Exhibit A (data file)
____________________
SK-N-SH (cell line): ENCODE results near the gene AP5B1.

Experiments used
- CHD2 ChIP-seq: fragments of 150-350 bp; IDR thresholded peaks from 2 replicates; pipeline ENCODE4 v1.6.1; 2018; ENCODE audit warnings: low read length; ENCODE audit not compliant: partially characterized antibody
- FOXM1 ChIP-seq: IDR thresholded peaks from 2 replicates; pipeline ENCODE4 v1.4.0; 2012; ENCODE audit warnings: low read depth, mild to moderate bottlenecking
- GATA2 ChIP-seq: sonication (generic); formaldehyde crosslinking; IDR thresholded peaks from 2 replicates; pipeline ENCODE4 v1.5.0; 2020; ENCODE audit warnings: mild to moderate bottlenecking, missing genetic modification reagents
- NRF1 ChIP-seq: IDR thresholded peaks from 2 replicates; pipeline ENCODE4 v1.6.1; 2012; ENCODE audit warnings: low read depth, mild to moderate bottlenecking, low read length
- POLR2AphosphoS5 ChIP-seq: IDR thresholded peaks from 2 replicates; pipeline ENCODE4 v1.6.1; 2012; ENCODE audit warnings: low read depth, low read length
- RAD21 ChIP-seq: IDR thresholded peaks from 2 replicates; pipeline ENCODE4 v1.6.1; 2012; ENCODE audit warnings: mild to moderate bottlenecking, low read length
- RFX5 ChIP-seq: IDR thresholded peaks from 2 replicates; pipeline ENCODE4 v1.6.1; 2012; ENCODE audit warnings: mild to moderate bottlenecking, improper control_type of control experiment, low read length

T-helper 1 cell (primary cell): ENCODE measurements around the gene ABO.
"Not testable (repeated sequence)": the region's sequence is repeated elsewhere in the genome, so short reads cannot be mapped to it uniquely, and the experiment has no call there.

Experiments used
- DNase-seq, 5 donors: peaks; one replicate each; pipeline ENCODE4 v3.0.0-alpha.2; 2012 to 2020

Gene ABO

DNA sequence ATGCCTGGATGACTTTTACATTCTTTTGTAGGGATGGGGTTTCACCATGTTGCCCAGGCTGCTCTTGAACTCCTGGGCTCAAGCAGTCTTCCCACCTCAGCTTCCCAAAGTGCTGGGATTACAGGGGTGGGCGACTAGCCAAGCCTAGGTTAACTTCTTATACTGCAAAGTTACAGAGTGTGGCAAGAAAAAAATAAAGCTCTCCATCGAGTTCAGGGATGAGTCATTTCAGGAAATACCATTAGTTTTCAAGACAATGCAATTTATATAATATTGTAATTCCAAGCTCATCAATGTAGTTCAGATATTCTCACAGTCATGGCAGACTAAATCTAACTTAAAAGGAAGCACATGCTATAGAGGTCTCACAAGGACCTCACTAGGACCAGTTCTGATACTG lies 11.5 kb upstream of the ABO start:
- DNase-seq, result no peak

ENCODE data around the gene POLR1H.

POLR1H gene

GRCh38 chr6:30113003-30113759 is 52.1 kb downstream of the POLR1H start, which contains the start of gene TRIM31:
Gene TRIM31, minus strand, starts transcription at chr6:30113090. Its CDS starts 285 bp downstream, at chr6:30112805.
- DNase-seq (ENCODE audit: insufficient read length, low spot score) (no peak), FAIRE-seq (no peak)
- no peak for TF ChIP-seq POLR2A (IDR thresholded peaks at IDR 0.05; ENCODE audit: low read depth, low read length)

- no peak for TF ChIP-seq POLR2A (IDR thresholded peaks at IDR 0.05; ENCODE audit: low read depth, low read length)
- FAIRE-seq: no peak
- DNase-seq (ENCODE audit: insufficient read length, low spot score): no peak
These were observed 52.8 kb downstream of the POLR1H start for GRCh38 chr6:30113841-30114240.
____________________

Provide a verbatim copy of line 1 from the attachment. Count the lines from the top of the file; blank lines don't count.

SK-N-SH (cell line): ENCODE results near the gene AP5B1.